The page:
Teaching Yoga With Verbal Cues

Teaching Yoga With Verbal Cues

This book gives yoga teachers a set of verbal cues for Sun Salutations, Standing sequence, Primary Series, and Finishing postures. This essential tool will help teachers memorize cues and strengthen their teaching voice.

What is a verbal cue? A verbal cue is a concise command that gives a clear direction to a student. They are an essential tool for a teacher and are just as important as a physical adjustment. They help the student to find actions throughout the body so they can become skillful and autonomous in expressing a pose.

Register for the Asana Adjustments Online Course


“An overwhelming fear of public speaking almost stopped me from becoming a yoga teacher. At one point, I attended several teacher trainings and I could never bring myself to volunteer, stand in front of the group, and deliver a few instructions.

I was close to despair. And then, on a whim, I decided to make a set of āsana flashcards. I got index cards, wrote the posture name on one side and the basic verbal commands for doing the pose on the other side. I quizzed myself and spoke the commands out loud as though delivering instructions to students in a class. And this odd little device gave me surprisingly effective results. I grew confident in my knowledge of yoga and eventually summoned courage to share with others.

These verbal cues are a lot like the original ones I created but also represent a crystallization of nearly 30 years of passionate teaching. I hope you find them easy to use, technically precise, and poetically inspiring! May you learn to articulate the verbal cues, use them to teach your students how to strike the immovable spot in each pose, and know the great āsana technology that helps each yogī realize their intrinsic essence as a spiritual Seer.”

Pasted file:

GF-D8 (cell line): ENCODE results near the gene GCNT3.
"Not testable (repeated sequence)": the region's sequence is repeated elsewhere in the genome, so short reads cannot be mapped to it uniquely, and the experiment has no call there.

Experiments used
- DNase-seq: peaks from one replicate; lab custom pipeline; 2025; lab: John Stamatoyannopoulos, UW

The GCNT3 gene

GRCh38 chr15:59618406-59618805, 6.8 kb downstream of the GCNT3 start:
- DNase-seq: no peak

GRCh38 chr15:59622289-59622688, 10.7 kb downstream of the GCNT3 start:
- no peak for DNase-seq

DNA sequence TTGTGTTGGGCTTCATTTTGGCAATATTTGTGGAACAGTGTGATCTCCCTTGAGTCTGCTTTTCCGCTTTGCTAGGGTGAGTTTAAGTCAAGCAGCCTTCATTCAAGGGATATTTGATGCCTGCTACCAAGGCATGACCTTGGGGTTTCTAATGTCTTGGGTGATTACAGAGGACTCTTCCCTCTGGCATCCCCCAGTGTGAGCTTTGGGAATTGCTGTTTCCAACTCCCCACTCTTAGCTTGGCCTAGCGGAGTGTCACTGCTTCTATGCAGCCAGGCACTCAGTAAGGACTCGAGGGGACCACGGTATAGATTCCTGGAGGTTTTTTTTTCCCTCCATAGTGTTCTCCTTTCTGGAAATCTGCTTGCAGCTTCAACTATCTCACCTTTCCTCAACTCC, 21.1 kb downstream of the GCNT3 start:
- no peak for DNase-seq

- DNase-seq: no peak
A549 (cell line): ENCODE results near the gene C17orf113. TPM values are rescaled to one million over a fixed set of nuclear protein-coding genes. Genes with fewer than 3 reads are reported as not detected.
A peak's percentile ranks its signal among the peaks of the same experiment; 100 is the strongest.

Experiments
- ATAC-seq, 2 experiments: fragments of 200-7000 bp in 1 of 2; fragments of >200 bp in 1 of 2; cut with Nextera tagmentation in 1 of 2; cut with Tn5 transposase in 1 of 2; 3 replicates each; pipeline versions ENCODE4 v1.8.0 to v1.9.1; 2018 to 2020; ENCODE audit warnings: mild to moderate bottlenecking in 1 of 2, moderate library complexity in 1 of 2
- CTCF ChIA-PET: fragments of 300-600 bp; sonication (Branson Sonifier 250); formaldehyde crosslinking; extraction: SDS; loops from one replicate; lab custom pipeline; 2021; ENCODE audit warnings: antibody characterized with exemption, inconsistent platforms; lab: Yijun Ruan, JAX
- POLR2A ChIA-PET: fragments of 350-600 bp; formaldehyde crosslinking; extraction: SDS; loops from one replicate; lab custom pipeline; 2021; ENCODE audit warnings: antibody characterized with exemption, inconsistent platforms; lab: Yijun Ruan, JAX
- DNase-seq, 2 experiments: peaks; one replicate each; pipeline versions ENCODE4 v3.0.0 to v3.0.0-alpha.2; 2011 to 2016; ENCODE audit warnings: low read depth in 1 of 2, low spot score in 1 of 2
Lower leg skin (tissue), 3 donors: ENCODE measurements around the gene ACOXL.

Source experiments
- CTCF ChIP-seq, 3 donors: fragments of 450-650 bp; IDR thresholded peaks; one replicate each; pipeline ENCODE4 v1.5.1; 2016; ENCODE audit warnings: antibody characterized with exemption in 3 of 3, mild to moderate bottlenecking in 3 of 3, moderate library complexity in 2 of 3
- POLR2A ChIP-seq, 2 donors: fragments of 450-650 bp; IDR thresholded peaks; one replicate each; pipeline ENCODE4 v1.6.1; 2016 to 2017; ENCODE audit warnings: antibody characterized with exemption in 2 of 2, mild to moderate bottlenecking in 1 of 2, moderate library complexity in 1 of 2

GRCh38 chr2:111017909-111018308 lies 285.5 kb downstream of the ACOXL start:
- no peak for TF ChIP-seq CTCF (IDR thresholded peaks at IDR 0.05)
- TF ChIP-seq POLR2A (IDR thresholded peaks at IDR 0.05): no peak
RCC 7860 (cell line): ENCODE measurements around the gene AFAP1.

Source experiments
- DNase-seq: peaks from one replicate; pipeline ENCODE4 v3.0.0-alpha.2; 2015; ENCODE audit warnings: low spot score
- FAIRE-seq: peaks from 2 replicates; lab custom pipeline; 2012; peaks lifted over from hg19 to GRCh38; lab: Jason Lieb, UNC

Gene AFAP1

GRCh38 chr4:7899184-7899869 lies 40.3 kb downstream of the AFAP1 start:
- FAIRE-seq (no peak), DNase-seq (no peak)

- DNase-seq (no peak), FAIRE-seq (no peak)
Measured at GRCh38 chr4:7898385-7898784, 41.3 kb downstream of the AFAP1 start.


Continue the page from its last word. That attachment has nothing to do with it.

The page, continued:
– David Garrigues 

Benefits of verbal cues:

— Better understand how to deliver verbal commands and become more effective teaching the poses of the Primary Series.
— Gain expertise in voicing biomechanical alignment principles.
— Help students clarify worthy goal(s) for doing each pose.
— Teach students to activate the whole body, get every tiniest part involved in what they are doing.
— Develop skill in troubleshooting poses and help students lessen or eliminate pain.
— Help students get more control over building strength and creating flexibility.
— Help students better understand what Bandhas are and how to activate them.
— Help students to practice the inner limbs of yoga–dhāraṇā (concentration), dhyāna (meditation), samādhi (absorption).


Sample Pages

Caturaṅga Daṇḍāsana

  (Four Limbed Staff Pose)

— Strike down through your hands and firmly brace your arms.
— Imagine your arms and legs are dense and compact; ready for action like loaded springs.
— Strike Samasthitiḥ; align your head, torso, pelvis, and legs into an unbreakable horizontal stick.
— Pull up your navel and strengthen your center.
— Activate the “Big 4” muscle groups that surround your center: hamstrings, quadriceps, buttocks, and abdomen.
— Widen your back ribs and suck your front ribs up towards the spine; lift the top of your sternum and widen your collarbones.
— Hover your firm body just above the earth; focus your gaze forward with steely determination.


Utthita Hasta Pādāṅguṣṭhāsana

Bowing Forward (Extended Hand to Big Toe Pose)

— Kick up strongly with your right leg while at the same time bowing forward.   
— Lift your right leg up to meet your body rather than forcing your head down to meet your leg.
— Vigorously pull up with your right arm to help lift up your right leg.
— Stamp your left foot down and ground your left thigh.
— Stabilize your pelvis; hold firm to the axis, avoid shifting your pelvis back as you bow forward and lift your leg.
— Gaze forward with focus and determination.
— Engage yourself entirely in the challenging task; purify and grow strong.


Ūrdhva Mukha Paścimattānāsana

  (Upward Facing Western Stretch Pose)

— Reach up through your legs in a gesture of brilliant extension and pull down firmly on your feet with your hands.
— Lift up your chest, navel, and draw your torso closer to your strong, unmoving legs.
— Plant your forehead onto your shins; bend your elbows out to the sides and brace your arms.
— Shift forward towards your sitting bones and create a super stable position on the edge of imbalance.
— Gaze along your shins or up towards your feet.
— Allow this super charged version of Paścimattānāsana to teach you that dynamism transforms the dross of inertia into the gold of awakened consciousness.




Category: BOOKS

« back


No comments.

Add A Comment

Required Fields *

What do you want to be called?
How do we contact you?
Where are you commenting from?
Please keep it kind, brief and courteous.